Use this URL to cite or link to this record in EThOS: http://ethos.bl.uk/OrderDetails.do?uin=uk.bl.ethos.511399
Title: Development of a three-dimensional, all-human in vitro model of the blood-brain barrier for cancer metastasis studies
Author: Fry, Kathryn Emily
Awarding Body: University of Portsmouth
Current Institution: University of Portsmouth
Date of Award: 2010
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Abstract:
Background: Around 20-40% of cancers will spread to the brain by passing through the physical blood-brain barrier and thereby worsen prognosis. Unfortunately, there is not a reliable model that closely mimics the in vivo situation which can be used in cancer cell invasion studies. In vitro models of the blood-brain barrier generally utilise murine or porcine brain endothelium and rat astrocytes. In addition, these models are grown in animal-derived serum supplemented conditions which modify cell growth rates and adhesive properties. Aims: To develop three-dimensional invitro models of the blood-brain barrier from human brain-derived cells under human serum supplementation to examine the metastatic behaviour of malignant non-central nervous system neoplasms (cancer cells). Materials & Methods: The blood-brain barrier model comprised of human immortalised cerebral microvascular endothelial cells (hCMECID3), human astrocytes (CC-2565 and SC-1810), and human pericytes (HBVP) grown on Transwell® Burn polycarbonate membrane filters under human serum supplementation. Different cell permutations were tested to find the optimum model in terms of high trans-endothelial electrical resistance values. Non-small cell lung carcinoma, breast adenocarcinoma, melanoma, and a cerebellar metastatic adenocarcinoma were chosen to add to the model for cancer cell invasion studies. All cells were characterised with appropriate immunomarkers using flow cytometry and immunocytochemistry, while population doubling times were established. An electrical cell-substrate impedance sensing system was investigated to monitor endothelial tight junction resistance with the aim of improving the Transwell" model. A novel modelling system that incorporates flow, the dynamic in vitro bloodbrain barrier model, was investigated as a potential model to replace Transwell" filters. Results: Growth curves, antigenic expression, adhesive properties, cultivation on Transwell® models and trans-endothelial electrical resistance measurements were established. The electrical cell-substrate impedance sensing system demonstrated the potential of hCMEC/D3 to form a tight barrier and the positive influence extracellular matrices and conditioned media have on the junction resistance values. The dynamic in vitro blood-brain barrier model showed it had potential to more closely mimic the in vivo situation. The addition of cancer cells to the hCMEC/D3 monolayer was also assessed to monitor invasion. The cancer cells were shown to invade through the monolayer using live-cell imaging. Discussion: An all-human invitro model of the blood-brain barrier has been developed using Transwell® filters and the endothelial tight junction resistance monitored with the use of an electrical cell-substrate impedance sensing system.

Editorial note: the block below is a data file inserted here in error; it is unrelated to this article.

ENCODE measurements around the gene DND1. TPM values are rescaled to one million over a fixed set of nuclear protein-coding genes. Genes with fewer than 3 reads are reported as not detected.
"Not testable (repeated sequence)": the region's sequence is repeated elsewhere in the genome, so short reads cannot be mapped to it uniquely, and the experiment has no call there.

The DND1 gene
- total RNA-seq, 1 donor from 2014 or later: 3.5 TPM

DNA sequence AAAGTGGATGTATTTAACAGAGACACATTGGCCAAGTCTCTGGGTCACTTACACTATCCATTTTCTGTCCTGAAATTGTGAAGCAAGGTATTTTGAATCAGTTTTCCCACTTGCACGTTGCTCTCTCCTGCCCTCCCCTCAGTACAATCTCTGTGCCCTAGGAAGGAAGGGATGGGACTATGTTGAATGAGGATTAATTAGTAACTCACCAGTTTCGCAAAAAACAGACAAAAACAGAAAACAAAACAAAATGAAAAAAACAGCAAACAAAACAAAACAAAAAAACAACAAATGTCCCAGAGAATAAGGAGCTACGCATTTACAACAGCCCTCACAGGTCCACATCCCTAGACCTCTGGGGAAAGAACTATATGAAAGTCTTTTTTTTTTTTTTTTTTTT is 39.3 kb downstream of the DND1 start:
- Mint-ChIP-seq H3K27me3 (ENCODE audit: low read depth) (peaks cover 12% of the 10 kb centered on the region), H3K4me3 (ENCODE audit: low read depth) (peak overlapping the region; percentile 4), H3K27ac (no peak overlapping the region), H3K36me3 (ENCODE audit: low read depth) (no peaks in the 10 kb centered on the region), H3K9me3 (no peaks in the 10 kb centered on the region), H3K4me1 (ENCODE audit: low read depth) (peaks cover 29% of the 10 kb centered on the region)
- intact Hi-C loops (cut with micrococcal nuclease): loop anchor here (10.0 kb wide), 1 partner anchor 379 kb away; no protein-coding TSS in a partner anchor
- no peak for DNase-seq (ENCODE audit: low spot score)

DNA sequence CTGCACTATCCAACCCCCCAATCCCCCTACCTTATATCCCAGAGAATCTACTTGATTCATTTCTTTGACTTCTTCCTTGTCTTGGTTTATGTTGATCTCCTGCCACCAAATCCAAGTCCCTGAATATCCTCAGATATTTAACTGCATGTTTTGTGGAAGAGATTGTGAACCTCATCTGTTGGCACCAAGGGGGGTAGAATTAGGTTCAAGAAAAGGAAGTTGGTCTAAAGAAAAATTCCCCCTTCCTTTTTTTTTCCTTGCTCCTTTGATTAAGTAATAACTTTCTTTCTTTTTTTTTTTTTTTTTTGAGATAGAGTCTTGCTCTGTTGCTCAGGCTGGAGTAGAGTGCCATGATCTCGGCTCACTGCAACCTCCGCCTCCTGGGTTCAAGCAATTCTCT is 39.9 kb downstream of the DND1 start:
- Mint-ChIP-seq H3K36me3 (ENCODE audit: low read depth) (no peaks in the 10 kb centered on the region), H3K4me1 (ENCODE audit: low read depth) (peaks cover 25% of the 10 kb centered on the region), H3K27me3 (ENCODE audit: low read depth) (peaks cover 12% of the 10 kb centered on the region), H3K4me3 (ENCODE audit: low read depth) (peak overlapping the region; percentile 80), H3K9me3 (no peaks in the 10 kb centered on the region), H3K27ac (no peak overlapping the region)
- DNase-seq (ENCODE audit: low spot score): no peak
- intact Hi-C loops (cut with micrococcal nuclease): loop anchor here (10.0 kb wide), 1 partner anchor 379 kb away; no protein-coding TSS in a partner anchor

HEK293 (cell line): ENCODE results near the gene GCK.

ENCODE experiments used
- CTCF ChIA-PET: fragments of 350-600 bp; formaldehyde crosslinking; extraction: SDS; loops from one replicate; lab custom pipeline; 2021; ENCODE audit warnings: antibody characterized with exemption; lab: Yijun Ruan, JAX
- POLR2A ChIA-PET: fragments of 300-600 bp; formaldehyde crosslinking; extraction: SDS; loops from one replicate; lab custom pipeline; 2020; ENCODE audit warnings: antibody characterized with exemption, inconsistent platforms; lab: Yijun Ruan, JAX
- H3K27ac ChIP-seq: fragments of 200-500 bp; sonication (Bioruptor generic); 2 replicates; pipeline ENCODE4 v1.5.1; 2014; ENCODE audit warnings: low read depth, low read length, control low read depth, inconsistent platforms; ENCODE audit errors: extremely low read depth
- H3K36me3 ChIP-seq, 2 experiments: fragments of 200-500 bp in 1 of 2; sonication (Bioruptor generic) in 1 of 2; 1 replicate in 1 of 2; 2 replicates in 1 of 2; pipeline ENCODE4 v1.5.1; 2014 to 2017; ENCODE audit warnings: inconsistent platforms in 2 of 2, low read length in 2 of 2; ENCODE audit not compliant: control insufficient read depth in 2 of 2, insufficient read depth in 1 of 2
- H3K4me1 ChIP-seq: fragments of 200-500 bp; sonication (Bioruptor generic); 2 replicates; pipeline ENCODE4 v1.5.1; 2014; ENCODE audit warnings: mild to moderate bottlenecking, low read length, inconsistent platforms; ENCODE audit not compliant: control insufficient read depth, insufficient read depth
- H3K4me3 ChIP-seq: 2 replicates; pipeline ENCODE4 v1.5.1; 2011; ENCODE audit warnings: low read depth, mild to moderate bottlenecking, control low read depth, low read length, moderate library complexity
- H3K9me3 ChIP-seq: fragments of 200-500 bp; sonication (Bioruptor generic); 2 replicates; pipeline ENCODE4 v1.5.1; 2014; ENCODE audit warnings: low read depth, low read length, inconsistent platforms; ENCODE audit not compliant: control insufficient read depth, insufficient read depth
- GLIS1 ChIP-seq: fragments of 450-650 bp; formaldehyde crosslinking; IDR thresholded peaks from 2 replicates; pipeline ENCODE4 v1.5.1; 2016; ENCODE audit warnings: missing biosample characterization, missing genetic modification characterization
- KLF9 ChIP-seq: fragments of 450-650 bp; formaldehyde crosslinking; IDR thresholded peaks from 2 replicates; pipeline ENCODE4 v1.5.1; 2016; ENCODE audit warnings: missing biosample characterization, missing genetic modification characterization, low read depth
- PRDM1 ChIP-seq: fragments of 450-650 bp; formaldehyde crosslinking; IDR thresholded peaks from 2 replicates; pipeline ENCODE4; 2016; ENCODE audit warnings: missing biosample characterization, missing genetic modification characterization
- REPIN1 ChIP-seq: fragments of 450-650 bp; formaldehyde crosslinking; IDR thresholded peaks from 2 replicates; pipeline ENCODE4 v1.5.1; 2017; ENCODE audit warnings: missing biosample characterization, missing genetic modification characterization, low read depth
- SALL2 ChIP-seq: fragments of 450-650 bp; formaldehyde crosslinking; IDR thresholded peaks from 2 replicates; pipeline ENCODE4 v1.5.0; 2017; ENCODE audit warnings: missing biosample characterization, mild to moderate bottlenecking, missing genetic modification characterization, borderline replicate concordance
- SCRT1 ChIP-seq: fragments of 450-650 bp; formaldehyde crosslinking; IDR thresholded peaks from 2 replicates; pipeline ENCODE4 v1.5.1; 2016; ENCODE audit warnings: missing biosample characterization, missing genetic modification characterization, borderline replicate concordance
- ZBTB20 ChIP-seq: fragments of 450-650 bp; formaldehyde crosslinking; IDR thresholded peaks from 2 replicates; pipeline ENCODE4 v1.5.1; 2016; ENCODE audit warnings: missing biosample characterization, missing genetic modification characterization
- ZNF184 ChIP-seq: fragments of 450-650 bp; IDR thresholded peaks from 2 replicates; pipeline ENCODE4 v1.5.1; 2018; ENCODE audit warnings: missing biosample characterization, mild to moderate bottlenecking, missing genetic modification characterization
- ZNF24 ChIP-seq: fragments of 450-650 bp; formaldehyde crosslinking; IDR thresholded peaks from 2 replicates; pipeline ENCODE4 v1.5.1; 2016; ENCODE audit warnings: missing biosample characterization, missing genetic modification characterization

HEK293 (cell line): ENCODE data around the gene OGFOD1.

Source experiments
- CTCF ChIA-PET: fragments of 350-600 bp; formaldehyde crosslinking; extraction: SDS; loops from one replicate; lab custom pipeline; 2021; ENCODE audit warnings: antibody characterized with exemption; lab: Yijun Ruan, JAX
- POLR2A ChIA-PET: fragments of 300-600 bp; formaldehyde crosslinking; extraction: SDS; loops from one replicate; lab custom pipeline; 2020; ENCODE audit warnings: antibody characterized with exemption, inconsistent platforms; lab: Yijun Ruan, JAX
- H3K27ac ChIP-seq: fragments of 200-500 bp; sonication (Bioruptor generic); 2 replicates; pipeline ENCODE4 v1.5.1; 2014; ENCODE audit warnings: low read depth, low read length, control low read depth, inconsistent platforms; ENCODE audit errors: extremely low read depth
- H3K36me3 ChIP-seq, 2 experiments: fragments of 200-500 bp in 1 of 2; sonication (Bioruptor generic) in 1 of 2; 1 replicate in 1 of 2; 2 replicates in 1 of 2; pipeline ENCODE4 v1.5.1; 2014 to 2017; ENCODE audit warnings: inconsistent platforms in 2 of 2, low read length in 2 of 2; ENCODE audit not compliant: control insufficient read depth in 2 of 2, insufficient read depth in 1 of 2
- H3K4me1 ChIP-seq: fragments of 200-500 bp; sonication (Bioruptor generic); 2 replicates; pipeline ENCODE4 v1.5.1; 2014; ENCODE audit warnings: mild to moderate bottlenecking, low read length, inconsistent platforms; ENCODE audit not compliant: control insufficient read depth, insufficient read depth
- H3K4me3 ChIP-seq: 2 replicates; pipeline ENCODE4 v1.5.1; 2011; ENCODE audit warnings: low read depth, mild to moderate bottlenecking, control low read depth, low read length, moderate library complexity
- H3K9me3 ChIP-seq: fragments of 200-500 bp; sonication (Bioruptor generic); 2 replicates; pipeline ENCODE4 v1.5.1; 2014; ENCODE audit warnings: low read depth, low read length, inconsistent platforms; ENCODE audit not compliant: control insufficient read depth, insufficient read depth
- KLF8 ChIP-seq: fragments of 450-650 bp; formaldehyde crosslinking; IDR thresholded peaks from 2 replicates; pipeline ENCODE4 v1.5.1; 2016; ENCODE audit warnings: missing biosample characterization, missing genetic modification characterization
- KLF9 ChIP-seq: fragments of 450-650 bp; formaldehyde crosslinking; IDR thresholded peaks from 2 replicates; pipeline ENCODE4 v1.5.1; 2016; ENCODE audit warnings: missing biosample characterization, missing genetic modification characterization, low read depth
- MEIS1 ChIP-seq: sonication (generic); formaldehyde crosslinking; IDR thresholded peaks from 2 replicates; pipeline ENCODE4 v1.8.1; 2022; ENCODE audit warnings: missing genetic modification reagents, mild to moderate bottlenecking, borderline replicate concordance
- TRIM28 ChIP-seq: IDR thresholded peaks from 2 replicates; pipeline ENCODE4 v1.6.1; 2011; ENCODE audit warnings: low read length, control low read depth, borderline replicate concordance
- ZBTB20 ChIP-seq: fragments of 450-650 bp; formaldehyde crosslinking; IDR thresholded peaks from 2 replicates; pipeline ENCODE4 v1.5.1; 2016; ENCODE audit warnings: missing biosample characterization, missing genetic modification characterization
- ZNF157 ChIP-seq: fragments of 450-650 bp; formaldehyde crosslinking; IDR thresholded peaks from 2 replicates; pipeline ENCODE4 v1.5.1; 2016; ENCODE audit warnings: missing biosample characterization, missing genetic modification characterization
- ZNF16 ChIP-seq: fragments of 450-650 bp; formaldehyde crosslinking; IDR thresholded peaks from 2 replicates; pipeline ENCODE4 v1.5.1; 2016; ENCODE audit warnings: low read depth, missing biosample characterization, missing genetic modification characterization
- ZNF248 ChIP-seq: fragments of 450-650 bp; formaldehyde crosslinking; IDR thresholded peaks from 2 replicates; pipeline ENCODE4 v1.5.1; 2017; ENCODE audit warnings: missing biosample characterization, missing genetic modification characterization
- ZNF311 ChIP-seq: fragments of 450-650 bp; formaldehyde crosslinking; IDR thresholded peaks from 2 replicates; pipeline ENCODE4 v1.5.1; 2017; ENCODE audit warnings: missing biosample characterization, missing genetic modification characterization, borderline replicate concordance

Supervisor: Not available Sponsor: Not available
Qualification Name: Thesis (Ph.D.) Qualification Level: Doctoral
EThOS ID: uk.bl.ethos.511399  DOI: Not available
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